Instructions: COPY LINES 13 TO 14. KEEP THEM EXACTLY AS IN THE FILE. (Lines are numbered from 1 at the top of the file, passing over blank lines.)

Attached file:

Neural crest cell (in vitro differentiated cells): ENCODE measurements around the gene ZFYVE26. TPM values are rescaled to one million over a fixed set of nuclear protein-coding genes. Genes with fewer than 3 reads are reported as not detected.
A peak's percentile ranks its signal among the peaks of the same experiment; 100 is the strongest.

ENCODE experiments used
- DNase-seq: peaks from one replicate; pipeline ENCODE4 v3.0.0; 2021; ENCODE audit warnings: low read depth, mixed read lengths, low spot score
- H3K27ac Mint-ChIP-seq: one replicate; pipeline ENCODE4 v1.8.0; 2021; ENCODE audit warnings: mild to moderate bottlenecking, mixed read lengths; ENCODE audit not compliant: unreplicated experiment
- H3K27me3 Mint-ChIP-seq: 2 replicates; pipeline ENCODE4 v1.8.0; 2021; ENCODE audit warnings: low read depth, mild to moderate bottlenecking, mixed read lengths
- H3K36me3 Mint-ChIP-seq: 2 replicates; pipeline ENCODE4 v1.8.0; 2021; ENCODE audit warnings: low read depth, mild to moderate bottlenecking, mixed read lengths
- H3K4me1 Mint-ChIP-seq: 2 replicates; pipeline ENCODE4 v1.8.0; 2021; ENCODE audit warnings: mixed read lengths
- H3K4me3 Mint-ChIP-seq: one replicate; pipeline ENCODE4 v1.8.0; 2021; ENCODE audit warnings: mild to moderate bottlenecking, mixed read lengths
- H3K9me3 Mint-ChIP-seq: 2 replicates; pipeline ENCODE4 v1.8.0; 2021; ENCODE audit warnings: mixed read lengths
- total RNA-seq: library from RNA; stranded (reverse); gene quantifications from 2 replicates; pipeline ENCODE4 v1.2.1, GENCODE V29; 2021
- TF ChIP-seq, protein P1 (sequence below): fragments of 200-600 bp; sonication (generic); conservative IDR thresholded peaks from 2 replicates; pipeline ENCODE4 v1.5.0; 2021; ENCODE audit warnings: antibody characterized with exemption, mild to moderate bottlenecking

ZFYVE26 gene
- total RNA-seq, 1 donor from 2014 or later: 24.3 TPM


ZFYVE26 gene
- total RNA-seq, 1 donor from 2014 or later: 24.3 TPM